“We know we are one of the few companies offering this and it is to our advantage,” he continues.

“I already have a note from one of our foremen about how well a lad who did work experience with us got on. We know from the past that there is a good chance he will go on to apply for our apprenticeship scheme and eventually become a good tradesman.”

For the smaller company looking to steadily grow its workforce along similar lines but cautious about what that might entail or how personnel will respond, the occasional work experience placement is a good means of testing the water.

“It is part of the ethos at Seddon that the workplace is also an environment for encouraging young people to learn,” says Mr Cavanagh. “But that can only happen because our staff put in the time and effort to make it successful.

“An SME employer wanting to create the same kind of atmosphere would do well taking work experience youngsters first before stepping up to run apprentice schemes.”

Find your nearest local education business partnership at www.nebpn.org/aboutus.htm

A guide to work experience

Heather Collier, director at the National Council for Work Experience, shares some ideas on getting the most out of work-experience programmes. When planning for the placement:

• Get buy-in from all the people your scheme will rely on. For this to work everybody needs to know what is expected of them.

• Establish the gaps in your company that a student might fill. Consider how long and how often they are with you, then build a project around this aimed at a young person with the right specific skills, competencies and availability.

• Consider saving money by advertising through your local careers advisory service, which will help match students to your need.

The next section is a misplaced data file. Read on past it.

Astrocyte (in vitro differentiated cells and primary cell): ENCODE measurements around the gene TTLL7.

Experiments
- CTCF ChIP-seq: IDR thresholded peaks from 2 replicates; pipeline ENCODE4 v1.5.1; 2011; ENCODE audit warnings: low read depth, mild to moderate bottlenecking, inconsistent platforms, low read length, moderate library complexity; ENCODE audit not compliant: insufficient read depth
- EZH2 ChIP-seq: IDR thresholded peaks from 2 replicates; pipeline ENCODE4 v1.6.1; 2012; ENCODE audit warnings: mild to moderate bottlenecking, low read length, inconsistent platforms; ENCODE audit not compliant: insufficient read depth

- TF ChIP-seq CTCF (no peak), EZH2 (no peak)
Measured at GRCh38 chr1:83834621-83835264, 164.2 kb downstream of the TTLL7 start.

• Look to integrate work placement students like any other employee. Interview them, give them an induction, work space and access to what they need to get their job done.

• Set realistic goals and objectives and assign a supervisor or mentor who can offer practical support, identify training needs and give progress reviews.

She says: “As the placement finishes provide a two-way review. The student gets more from the experience, you can assess their contribution and discuss future work opportunities.”

Helpful links

National Council for Work Experience www.work-experience.org

NCWE produces Red Hot Talent, a practical guide for SMEs on how to recruit and manage work experience students www.work-experience.org/ncwe.rd/products_62.jsp

Trident from Edexcel also supports employers who offer work experience for 14 to 19 year-olds
www.trident-edexcel.co.uk

The benefits of work experience to your firm

The focus of the support, guidance and resources available from the National Council for Work Experience is on placements for undergraduates.

With the graduate deficit for the sector in coming years predicted in the tens of thousands, director Heather Collier points out that work placements offer employers significant value as well as a distinct competitive edge.

She says, “With a well run placement the employer:

• Gains an intelligent, motivated and cost-effective labour resource with skills, knowledge and fresh ideas.

• Gets flexibility and availability at times of the year when other staff might be on holiday (summer and Easter holidays).

• Can undertake projects that would otherwise take up the valuable time of permanent staff.

• Has opportunity to develop the supervisory, monitoring and mentoring skills of full-time employees and give them the first taste of management.

• Can use the experience as a kind of cost-effective extended interview that benefits both sides and cuts down recruitment and training spend.

• Gives the student a feel for the full range of work and the culture of the organisation.

• Helps the student develop networks and consider their future employment possibilities with them.”